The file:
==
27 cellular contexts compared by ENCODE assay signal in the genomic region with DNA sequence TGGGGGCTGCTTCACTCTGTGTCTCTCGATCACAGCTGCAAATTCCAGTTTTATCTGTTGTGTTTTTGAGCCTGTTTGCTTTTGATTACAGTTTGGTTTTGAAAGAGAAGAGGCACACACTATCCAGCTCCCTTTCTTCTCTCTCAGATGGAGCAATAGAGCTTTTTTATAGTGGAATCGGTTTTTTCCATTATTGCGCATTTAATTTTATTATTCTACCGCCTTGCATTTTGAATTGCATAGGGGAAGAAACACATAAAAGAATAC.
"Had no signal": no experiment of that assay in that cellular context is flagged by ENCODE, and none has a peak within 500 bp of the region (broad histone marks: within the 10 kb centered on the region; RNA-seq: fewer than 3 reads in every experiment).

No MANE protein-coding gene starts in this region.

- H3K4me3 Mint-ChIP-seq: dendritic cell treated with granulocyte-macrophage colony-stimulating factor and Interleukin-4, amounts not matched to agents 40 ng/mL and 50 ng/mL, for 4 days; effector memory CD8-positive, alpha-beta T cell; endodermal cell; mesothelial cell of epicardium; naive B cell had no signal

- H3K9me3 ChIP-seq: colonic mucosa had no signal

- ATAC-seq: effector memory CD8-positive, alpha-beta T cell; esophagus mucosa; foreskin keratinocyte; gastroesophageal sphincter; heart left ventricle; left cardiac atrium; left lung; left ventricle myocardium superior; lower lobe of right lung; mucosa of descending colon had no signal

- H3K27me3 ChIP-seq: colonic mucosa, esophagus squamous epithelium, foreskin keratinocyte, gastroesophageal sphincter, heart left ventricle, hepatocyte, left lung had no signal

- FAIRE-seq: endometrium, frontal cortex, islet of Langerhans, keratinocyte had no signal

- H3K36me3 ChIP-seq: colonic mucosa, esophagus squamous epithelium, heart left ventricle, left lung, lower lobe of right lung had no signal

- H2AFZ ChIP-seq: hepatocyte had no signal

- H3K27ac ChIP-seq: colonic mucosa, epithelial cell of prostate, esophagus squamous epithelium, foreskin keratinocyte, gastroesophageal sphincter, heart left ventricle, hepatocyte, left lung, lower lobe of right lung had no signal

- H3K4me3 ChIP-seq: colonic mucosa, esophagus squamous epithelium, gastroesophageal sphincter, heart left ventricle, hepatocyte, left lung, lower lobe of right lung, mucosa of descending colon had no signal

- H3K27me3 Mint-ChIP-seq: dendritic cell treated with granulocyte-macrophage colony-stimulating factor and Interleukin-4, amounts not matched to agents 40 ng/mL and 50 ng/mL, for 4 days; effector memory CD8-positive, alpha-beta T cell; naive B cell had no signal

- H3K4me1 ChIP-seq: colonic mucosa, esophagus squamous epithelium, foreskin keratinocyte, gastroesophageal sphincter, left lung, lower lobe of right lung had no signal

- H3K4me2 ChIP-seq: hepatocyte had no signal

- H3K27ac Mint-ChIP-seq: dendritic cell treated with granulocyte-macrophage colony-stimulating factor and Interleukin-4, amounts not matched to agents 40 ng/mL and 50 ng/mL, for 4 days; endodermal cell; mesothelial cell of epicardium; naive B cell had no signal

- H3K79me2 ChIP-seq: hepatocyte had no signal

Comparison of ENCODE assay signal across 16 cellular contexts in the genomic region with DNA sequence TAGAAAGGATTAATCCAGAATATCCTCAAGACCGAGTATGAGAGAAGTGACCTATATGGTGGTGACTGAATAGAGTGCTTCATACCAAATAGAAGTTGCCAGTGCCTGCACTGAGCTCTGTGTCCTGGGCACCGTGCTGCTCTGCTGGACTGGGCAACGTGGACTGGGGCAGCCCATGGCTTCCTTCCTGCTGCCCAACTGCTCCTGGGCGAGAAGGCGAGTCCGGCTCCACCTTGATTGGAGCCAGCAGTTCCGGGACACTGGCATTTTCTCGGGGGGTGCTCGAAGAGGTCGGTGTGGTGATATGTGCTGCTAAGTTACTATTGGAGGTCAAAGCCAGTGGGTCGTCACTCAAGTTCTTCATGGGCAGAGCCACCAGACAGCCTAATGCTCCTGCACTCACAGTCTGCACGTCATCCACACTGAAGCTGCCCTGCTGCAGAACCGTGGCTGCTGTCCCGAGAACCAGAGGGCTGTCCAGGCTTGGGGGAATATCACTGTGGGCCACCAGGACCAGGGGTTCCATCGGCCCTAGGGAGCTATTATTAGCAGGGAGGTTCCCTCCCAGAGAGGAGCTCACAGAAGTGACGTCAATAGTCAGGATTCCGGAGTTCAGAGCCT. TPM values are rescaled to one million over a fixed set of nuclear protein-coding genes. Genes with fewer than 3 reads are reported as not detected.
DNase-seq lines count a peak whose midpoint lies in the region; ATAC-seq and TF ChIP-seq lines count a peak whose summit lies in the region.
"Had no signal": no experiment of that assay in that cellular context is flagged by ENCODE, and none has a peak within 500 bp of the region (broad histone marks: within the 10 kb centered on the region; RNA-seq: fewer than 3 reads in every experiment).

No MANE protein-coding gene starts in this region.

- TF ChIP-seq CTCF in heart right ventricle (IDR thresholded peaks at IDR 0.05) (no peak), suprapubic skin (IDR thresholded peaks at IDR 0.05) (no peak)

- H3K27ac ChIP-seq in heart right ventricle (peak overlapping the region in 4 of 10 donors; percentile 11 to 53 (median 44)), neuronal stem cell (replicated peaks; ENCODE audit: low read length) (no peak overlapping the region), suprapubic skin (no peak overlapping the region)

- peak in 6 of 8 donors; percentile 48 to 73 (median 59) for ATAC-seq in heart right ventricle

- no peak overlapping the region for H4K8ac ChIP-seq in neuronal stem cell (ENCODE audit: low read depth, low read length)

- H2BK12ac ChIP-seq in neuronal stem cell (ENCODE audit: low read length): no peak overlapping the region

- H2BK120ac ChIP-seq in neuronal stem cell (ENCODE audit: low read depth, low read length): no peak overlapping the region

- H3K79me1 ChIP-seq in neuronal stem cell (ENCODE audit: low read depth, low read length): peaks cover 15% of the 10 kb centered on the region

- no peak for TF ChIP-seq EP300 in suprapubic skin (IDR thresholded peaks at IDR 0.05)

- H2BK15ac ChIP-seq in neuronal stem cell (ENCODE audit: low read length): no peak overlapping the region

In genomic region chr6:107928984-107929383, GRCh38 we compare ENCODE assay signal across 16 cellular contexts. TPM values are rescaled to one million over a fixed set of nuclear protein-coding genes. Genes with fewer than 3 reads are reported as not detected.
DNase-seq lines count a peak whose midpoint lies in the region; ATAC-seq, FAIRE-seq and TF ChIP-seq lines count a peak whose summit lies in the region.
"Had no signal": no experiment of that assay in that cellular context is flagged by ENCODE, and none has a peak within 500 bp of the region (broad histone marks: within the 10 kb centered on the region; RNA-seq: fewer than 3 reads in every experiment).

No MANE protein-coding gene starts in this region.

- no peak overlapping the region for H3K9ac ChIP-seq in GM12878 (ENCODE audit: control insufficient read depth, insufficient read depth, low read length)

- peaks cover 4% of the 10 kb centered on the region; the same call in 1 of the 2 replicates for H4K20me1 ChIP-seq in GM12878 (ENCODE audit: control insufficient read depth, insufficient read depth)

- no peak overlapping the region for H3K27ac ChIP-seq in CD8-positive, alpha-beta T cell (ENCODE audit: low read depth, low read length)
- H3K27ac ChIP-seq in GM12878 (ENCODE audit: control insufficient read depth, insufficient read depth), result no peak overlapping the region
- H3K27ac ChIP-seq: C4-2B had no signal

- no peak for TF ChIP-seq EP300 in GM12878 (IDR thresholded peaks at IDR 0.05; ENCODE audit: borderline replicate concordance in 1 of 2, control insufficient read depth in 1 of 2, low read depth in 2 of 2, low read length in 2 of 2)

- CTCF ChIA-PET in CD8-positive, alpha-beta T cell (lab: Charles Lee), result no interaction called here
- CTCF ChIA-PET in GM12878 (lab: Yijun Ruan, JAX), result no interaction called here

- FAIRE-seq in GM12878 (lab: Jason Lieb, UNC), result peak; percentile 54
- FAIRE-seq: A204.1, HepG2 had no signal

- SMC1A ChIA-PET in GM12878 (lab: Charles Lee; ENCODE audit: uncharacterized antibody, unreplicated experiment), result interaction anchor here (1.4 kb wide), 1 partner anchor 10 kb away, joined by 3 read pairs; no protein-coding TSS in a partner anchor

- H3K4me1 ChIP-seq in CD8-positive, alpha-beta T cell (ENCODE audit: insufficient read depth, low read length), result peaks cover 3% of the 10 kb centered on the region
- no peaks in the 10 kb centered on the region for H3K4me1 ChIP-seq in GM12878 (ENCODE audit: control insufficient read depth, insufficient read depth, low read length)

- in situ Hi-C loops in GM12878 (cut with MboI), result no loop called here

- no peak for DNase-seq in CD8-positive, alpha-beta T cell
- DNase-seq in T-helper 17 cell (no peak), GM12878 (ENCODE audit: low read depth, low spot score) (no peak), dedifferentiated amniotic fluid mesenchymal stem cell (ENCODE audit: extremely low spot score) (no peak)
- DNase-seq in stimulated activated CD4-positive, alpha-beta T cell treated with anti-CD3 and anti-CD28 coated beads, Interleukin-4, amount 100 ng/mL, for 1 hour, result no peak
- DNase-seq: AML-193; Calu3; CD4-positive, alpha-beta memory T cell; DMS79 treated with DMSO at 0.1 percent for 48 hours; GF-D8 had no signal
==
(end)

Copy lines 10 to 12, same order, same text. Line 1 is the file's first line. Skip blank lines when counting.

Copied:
- H2AFZ ChIP-seq: hepatocyte had no signal

- H3K27ac ChIP-seq: colonic mucosa, epithelial cell of prostate, esophagus squamous epithelium, foreskin keratinocyte, gastroesophageal sphincter, heart left ventricle, hepatocyte, left lung, lower lobe of right lung had no signal

- H3K4me3 ChIP-seq: colonic mucosa, esophagus squamous epithelium, gastroesophageal sphincter, heart left ventricle, hepatocyte, left lung, lower lobe of right lung, mucosa of descending colon had no signal